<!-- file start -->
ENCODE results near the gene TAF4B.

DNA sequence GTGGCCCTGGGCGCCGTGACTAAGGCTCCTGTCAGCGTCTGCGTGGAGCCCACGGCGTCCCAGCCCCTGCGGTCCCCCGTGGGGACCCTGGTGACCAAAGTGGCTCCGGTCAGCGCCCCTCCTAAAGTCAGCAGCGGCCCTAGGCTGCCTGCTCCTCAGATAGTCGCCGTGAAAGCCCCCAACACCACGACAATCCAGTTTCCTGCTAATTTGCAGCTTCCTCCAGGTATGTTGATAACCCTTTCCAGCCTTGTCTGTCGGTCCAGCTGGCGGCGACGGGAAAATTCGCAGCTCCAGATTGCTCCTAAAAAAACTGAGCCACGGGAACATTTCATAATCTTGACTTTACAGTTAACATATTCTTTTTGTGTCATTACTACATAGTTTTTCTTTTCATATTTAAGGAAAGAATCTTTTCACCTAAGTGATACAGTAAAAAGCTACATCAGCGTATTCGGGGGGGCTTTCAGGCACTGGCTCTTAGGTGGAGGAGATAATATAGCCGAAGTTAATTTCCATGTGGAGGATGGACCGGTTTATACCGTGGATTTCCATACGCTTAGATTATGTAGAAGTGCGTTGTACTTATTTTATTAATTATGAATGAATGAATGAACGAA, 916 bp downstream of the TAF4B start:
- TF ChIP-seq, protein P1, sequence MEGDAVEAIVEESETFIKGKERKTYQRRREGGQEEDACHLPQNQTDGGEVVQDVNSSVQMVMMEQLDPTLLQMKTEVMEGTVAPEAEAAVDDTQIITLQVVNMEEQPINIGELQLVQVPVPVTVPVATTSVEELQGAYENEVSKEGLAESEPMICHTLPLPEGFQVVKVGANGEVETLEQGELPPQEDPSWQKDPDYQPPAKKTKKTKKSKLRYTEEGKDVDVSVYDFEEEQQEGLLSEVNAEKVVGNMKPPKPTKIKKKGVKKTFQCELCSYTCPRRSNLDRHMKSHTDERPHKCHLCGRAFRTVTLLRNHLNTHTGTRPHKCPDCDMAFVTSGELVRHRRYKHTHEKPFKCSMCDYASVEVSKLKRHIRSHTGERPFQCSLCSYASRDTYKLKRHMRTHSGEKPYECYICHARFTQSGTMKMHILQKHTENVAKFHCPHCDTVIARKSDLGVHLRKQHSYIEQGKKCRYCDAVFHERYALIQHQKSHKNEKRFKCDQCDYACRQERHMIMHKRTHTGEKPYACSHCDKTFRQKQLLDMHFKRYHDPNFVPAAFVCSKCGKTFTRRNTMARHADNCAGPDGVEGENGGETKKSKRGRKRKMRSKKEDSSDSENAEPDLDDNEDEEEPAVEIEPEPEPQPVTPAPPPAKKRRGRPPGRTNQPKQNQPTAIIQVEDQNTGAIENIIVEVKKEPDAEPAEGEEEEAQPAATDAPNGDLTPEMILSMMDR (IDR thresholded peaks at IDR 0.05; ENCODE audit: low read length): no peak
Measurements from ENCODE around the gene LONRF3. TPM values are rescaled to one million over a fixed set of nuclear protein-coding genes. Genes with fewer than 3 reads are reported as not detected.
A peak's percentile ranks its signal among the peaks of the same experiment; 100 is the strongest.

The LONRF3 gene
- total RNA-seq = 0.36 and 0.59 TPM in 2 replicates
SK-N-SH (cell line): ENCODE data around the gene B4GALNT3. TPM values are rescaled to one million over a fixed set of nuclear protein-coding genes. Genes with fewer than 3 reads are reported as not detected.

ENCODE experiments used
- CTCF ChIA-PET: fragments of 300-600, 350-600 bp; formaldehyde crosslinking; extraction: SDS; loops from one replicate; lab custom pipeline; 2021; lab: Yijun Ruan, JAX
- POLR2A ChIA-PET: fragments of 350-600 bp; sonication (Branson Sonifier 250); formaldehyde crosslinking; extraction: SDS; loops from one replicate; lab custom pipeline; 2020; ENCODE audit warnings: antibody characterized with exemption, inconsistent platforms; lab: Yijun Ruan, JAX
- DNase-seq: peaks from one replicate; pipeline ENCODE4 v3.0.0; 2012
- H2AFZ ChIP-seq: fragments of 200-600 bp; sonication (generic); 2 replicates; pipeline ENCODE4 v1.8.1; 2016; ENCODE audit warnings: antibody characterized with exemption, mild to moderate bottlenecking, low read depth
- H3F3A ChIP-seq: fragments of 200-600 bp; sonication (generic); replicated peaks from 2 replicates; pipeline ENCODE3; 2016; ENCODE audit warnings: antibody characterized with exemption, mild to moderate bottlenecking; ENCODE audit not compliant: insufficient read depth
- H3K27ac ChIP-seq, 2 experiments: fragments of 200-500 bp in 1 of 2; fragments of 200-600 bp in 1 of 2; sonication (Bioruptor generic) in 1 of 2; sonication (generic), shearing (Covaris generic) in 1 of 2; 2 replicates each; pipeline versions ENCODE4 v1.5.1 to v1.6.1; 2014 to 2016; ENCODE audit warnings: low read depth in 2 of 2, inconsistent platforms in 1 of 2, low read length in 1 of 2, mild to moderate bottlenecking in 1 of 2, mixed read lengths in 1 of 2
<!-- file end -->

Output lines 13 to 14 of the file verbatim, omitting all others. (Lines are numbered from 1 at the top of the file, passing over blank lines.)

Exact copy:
- H2AFZ ChIP-seq: fragments of 200-600 bp; sonication (generic); 2 replicates; pipeline ENCODE4 v1.8.1; 2016; ENCODE audit warnings: antibody characterized with exemption, mild to moderate bottlenecking, low read depth
- H3F3A ChIP-seq: fragments of 200-600 bp; sonication (generic); replicated peaks from 2 replicates; pipeline ENCODE3; 2016; ENCODE audit warnings: antibody characterized with exemption, mild to moderate bottlenecking; ENCODE audit not compliant: insufficient read depth